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Alpine skiing considers cutting discipline from World Cup

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The super combined might no longer be on the World Cup Alpine skiing schedule come the 2020-21 season.

The International Ski Federation (FIS) confirmed Monday that it discussed a draft schedule for the 2020-21 World Cup season with zero super combined races.

Instead, there would be more parallel races, the head-to-head discipline that is also used in a team format at the world championships and, beginning in 2018, the Olympics.

No final decision was made on the 2020-21 World Cup schedule, and it will be discussed again in October.

The Olympics and world championships also currently include the combined event. FIS didn’t say if removing it from the World Cup could lead to its removal from the Olympics or world championships, though Austrian media reported it would be taken off the worlds schedule after 2019.

The combined is made up of one downhill or super-G run and one slalom run to determine the skiers who best balance technical ability and speed.

The combined has featured some less-heralded winners in recent years. The days of many star skiers contending in all five disciplines (downhill, super-G, giant slalom, slalom and combined) are gone as specialists reign.

This past season, the men’s world super combined champion, Swiss Luca Aerni, had zero World Cup podiums to his name. The 2014 Olympic men’s super combined winner, Swiss Sandro Viletta, made one World Cup podium in his career.

The combined was actually the first Olympic Alpine skiing event, the only Alpine race at the 1936 Garmisch-Partenkirchen Winter Games. It was taken off the Olympic program after two editions, however, and didn’t return until Calgary 1988.

The combined switched from one downhill and two slalom runs to one downhill and one slalom run for the 2010 Vancouver Winter Games.

The super combined has been the best event for U.S. skiers among the last four Olympics — Bode Miller‘s silver in 2002, Ted Ligety‘s gold in 2006, Miller’s gold and Julia Mancuso‘s silver in 2010 and Mancuso’s bronze in 2014.

Mikaela Shiffrin is one of the medal contenders for the 2018 Olympic combined, given she is the world’s best slalom skier and has made gains in speed races in recent seasons. She won the last combined event on the World Cup this past season.

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MORE: Mancuso pushes past hip injury for final Olympic run

2020 French Open women’s singles draw, bracket

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If Serena Williams is to win a record-tying 24th Grand Slam singles title at the French Open, she may have to go through her older sister in the fourth round.

Williams, the sixth seed, could play Venus Williams in the round of 16 at Roland Garros, which begins Sunday.

Serena opens against countrywoman Kristie Ahn, whom she beat in the first round at the U.S. Open. Serena could then get her U.S. Open quarterfinal opponent, fellow mom Tsvetana Pironkova of Bulgaria, in the second round.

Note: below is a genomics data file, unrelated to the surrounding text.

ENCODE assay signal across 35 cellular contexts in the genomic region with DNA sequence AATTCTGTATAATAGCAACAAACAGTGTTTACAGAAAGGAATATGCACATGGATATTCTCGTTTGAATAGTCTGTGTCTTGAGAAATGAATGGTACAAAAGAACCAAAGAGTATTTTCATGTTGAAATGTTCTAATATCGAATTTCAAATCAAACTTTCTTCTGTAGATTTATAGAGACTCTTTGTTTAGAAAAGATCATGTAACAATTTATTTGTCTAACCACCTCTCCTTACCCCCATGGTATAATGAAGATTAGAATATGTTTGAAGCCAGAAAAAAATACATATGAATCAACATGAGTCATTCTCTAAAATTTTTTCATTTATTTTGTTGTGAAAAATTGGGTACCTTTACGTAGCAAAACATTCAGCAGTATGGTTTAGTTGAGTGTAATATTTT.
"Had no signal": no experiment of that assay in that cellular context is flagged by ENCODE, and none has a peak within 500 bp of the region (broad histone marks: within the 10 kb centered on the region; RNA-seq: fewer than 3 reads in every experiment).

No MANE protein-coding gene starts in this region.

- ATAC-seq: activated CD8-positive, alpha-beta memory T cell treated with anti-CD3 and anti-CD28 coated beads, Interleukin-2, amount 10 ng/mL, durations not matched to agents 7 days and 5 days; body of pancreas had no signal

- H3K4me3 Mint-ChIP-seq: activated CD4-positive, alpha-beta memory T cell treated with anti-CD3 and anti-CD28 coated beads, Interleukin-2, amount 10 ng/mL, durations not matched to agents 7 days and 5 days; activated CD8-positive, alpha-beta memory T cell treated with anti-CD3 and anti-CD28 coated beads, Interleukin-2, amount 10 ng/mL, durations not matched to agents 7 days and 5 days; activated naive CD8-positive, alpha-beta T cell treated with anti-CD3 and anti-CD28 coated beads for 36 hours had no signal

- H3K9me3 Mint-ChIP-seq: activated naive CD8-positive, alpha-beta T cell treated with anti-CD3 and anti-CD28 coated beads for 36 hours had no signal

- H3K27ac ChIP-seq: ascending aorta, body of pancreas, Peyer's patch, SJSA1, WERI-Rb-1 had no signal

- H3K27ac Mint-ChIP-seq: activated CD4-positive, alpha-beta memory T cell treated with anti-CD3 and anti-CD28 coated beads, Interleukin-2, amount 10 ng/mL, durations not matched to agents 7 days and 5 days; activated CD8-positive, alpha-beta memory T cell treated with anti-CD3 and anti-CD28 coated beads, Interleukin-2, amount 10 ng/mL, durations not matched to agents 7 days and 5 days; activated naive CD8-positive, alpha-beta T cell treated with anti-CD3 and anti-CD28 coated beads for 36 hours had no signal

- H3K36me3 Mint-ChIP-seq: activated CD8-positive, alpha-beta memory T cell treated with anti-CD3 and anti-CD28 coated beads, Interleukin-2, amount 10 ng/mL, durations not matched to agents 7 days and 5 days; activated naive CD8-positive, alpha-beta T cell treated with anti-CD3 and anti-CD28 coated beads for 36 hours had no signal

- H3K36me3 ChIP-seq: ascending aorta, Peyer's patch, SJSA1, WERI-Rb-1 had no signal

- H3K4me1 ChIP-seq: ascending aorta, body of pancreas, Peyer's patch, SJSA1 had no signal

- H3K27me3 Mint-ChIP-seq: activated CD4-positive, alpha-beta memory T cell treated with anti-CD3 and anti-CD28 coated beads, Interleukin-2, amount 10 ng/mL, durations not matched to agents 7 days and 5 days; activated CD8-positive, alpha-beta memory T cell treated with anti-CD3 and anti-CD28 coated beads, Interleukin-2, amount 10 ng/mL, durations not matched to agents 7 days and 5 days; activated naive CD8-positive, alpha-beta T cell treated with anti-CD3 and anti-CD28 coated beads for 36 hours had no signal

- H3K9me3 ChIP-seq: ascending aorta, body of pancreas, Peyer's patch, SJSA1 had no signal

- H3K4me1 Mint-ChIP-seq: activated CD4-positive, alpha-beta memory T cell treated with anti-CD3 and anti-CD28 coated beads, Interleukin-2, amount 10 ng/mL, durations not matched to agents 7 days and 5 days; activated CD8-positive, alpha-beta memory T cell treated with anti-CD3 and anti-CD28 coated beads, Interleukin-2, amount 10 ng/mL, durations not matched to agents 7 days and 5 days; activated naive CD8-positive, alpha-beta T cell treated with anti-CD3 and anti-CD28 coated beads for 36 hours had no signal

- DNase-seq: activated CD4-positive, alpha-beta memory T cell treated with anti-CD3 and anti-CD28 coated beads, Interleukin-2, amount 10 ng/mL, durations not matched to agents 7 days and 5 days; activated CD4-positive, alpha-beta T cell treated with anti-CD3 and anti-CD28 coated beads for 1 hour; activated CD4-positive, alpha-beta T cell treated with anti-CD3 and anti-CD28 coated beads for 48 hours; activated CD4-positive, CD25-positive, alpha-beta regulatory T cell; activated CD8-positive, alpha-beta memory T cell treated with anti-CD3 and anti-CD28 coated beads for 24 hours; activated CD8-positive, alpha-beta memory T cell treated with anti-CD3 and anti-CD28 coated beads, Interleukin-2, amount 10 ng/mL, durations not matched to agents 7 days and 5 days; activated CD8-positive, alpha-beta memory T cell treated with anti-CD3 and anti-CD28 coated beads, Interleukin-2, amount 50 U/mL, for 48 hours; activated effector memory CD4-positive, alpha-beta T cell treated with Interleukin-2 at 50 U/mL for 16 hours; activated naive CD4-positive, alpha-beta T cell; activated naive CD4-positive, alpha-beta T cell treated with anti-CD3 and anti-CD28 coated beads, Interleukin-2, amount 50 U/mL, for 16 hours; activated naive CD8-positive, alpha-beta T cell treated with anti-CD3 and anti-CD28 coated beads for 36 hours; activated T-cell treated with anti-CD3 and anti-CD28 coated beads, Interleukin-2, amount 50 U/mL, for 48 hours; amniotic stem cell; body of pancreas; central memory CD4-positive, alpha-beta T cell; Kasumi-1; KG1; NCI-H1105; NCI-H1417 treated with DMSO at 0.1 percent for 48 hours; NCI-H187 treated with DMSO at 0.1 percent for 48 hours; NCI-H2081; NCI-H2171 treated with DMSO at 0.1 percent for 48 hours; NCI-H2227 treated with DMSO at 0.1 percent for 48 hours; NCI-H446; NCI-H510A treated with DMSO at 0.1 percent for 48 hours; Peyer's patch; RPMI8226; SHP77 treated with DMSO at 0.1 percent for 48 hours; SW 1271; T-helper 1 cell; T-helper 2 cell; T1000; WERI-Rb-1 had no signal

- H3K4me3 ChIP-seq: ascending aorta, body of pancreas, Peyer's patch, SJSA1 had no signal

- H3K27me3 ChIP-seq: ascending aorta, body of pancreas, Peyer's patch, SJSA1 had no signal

If Venus is to reach the fourth round, she must potentially get past U.S. Open runner-up Victoria Azarenka in the second round. Azarenka beat Serena in the U.S. Open semifinals, ending the American’s latest bid to tie Margaret Court‘s major titles record.

Venus lost in the French Open first round the last two years.

The French Open top seed is 2018 champion Simona Halep, who could play 2019 semifinalist Amanda Anisimova in the third round.

Coco Gauff, the rising 16-year-old American, gets 2019 semifinalist Jo Konta of Great Britain in the first round in the same quarter of the draw as Halep.

The field lacks defending champion Ash Barty of Australia, not traveling due to the coronavirus pandemic.

Also out: U.S. Open winner Naomi Osaka, citing a sore hamstring and tight turnaround from prevailing in New York two weeks ago.

FRENCH OPEN DRAWS: Men | Women | TV Schedule

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2020 French Open men’s singles draw, bracket

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Rafael Nadal was put into the same half of the French Open draw as fellow 2018 and 2019 finalist Dominic Thiem of Austria, with top-ranked Novak Djokovic catching a break.

Nadal, trying to tie Roger Federer‘s male record 20 Grand Slam singles titles, could play sixth-seeded German Alexander Zverev in the quarterfinals before a potential clash with Thiem, who just won the U.S. Open.

Djokovic, who is undefeated in 2020 save being defaulted out of the U.S. Open, could play No. 7 seed Matteo Berrettini of Italy in the quarterfinals before a possible semifinal with Russian Daniil Medvedev.

Medvedev is the fourth seed but is 0-3 at the French Open. Another possible Djokovic semifinal opponent is fifth seed Stefanos Tsitsipas of Greece, who reached the fourth round last year.

The most anticipated first-round matchup is between three-time major champion Andy Murray and 2015 French Open champion Stan Wawrinka. In Murray’s most recent French Open match, he lost in five sets to Wawrinka in the 2017 semifinals.

FRENCH OPEN DRAWS: Men | Women | TV Schedule

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